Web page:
Co-op News

Oklahoma’s electric cooperatives’ winter outlook

By Anna Politano January 2023

Affordability. Reliability. Approachability.

Welcome to 2023. Nearly two years ago, in February of 2021, Oklahoma was one of many states that experienced ongoing subfreezing temperatures with Winter Storm Uri. In this historic winter storm, Oklahoma had 12 consecutive days of below freezing temperatures with the lowest temperature at -22 F and wind chills as low as -36 F. Many lessons were learned from this cold spell. As Oklahoma’s electric cooperatives diligently prepare to serve their members during the cold months ahead, there are encouraging factors to consider as a new winter begins. We break them down for you below: 

Graphic showing cost breakdown for electricityAffordability 

Fuel costs and power generation comprise two-thirds of cooperative members’ electric bills. The other third includes costs related to distribution cooperative operations for delivery to homes and businesses such as poles, wires, meters and personnel. As not-for-profit utilities, electric co-ops only pass along rate increases when they have no other choice. Co-ops have no shareholders. As a result, consumers served by electric co-ops directly shoulder any increased costs. While electric bills increased last summer due to high natural gas prices, the Energy Information Administration reports natural gas prices are decreasing, which should alleviate cost pressures for winter bills. 

One factor that escalated the 2021 winter storm was the unprecedented lower temperatures that lasted for consecutive days, creating a scenario in which energy demand exceeded available supply. This situation caused utilities to spend more to secure extraordinarily expensive and scarce natural gas to keep the lights on. 

“While the risk of colder than normal temperatures and higher natural gas prices still exists, which could cause a return to summer prices, we are optimistic that conditions will stabilize more for this winter,” says Gary Roulet, CEO of Western Farmers Electric Cooperative, a generation and transmission electric cooperative based in Anadarko, Oklahoma. 

Reliability 

Most of Oklahoma is part of the Southwest Power Pool (SPP), a regional transmission organization that manages the grid in a 14-state footprint. SPP ensures reliable supplies of power, adequate transmission infrastructure and competitive wholesale electricity prices in the central U.S.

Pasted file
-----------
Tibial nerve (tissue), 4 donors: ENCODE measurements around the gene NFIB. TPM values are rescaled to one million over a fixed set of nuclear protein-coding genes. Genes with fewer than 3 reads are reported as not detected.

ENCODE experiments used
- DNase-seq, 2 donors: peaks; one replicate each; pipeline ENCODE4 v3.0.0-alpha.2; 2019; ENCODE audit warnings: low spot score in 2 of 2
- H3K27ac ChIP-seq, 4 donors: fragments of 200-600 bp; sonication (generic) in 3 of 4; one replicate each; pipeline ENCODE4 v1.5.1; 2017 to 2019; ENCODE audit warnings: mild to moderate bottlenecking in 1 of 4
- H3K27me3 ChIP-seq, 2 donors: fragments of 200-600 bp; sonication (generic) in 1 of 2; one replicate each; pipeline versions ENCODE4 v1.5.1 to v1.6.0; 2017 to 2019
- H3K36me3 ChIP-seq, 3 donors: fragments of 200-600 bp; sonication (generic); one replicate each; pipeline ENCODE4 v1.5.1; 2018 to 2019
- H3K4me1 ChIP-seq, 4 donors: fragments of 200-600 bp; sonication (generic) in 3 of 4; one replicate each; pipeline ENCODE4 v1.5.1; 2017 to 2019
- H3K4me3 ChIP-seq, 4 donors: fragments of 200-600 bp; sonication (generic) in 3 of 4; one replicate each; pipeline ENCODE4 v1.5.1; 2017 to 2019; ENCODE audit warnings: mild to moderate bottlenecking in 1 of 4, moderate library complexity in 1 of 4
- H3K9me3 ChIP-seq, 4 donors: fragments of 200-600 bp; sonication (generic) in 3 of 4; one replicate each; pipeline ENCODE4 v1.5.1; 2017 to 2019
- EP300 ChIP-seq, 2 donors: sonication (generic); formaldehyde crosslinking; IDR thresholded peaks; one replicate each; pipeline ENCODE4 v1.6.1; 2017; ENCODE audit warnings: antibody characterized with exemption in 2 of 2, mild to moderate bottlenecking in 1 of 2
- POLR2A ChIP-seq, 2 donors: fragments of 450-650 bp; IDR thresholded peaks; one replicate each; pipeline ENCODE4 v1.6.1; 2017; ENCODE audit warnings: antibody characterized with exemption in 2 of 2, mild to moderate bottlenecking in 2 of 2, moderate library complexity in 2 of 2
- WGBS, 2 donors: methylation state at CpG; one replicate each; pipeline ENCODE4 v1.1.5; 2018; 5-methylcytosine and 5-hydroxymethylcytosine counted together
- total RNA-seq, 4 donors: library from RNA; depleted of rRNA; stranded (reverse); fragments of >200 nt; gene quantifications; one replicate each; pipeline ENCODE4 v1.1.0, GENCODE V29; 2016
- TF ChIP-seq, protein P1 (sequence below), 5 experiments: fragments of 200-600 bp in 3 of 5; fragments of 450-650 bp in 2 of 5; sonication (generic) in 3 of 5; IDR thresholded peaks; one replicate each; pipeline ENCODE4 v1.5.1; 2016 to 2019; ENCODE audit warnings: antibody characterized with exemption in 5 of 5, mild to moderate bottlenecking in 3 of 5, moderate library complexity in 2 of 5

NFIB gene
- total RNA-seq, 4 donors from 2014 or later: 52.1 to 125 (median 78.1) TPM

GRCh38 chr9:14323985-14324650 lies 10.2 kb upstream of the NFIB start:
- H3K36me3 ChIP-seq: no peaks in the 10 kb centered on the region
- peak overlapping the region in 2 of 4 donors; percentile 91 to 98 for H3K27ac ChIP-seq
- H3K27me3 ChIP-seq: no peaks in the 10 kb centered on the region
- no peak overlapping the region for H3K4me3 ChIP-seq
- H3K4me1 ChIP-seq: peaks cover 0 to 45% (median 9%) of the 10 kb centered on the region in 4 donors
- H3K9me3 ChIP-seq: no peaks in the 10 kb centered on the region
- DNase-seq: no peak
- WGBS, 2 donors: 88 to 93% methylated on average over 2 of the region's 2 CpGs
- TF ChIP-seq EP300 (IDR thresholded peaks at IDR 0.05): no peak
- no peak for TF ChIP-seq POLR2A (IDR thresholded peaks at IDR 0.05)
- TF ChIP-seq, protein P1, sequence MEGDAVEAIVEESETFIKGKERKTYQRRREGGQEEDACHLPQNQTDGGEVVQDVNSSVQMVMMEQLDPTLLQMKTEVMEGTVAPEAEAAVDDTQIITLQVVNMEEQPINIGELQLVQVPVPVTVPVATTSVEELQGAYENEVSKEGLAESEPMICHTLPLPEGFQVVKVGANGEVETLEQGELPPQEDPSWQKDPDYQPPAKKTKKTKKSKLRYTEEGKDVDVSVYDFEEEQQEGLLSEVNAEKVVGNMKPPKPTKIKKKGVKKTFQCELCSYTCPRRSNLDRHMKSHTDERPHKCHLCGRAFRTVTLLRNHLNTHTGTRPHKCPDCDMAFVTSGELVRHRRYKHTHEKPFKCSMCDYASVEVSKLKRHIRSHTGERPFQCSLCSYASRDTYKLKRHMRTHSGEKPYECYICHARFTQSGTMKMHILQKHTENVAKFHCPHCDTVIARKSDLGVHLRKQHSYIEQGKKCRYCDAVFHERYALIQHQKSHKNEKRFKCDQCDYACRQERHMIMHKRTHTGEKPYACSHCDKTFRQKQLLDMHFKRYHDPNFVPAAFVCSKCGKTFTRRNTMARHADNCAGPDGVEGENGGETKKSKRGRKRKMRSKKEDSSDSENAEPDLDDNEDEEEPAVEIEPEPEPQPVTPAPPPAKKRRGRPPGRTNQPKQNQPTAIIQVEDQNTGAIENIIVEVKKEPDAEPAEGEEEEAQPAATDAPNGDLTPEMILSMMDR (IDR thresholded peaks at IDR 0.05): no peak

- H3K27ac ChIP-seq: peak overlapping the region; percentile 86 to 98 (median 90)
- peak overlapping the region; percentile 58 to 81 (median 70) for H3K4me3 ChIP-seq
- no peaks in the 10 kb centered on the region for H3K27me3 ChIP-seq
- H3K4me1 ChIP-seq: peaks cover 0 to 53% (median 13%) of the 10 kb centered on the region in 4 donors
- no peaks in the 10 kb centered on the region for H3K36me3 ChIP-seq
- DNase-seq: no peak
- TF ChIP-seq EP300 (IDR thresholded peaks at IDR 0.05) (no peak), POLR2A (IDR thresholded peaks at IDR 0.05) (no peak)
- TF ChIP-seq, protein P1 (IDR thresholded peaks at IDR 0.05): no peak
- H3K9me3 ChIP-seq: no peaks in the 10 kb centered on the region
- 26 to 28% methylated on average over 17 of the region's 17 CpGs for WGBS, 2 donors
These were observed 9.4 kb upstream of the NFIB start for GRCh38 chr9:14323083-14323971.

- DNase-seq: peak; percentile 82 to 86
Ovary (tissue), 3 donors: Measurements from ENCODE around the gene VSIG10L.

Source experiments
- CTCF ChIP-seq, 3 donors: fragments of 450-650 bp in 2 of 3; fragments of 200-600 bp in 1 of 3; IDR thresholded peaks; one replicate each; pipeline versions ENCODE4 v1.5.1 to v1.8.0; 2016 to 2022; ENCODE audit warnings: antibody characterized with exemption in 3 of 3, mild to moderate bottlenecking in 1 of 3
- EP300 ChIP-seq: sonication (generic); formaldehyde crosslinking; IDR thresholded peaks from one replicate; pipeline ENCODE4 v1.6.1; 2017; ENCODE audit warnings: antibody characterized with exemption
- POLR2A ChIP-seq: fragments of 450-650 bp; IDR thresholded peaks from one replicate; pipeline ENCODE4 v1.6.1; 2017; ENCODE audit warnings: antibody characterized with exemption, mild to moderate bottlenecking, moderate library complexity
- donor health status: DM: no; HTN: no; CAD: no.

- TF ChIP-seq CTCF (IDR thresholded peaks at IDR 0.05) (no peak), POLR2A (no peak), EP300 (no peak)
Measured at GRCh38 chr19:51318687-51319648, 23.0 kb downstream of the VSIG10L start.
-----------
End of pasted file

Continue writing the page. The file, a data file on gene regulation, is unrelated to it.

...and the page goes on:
In a recent winter outlook assessment, the North American Electricity Reliability Corp. (NERC) reported a large portion of the North American electric grid could face energy shortfalls in extreme weather conditions this winter. While the report pointed to areas within the United States that are more prone to reliability risks, it stated that “SPP’s planning reserves are adequate for the upcoming winter season.” 

With normal weather patterns this winter combined with improved natural gas prices, optimal wind energy output and better storage levels of dispatchable fuels (natural gas and coal), energy capacity should be appropriate, according to Roulet. 

Approachability 

The electric cooperative business model is member focused. Electric co-op employees and trustees live in the communities they serve, pay the same electric rates as fellow co-op members and work hard to ease the impact of rising costs on the membership. Through member-focused service, electric co-ops are approachable and accessible to help members find solutions. 

Co-ops encourage members to call and discuss payment assistance resources when needed. Some co-ops offer budget billing or levelized billing plans to help keep monthly electric bills manageable by averaging electricity use over a 12-month rolling period, avoiding large fluctuations in monthly bills. Most co-ops also offer free energy audits and provide energy efficiency resources to help members use energy wisely. The Low-Income Home Energy Assistance Program (LIHEAP), a federally funded program, provides financial assistance to help low-income households with home energy costs. In Oklahoma, LIHEAP is administered by the Oklahoma Human Services Department and the next round of applications begins on January 10, 2023. For more information about programs that could help with energy usage, contact your local electric co-op.

Category: Co-op News

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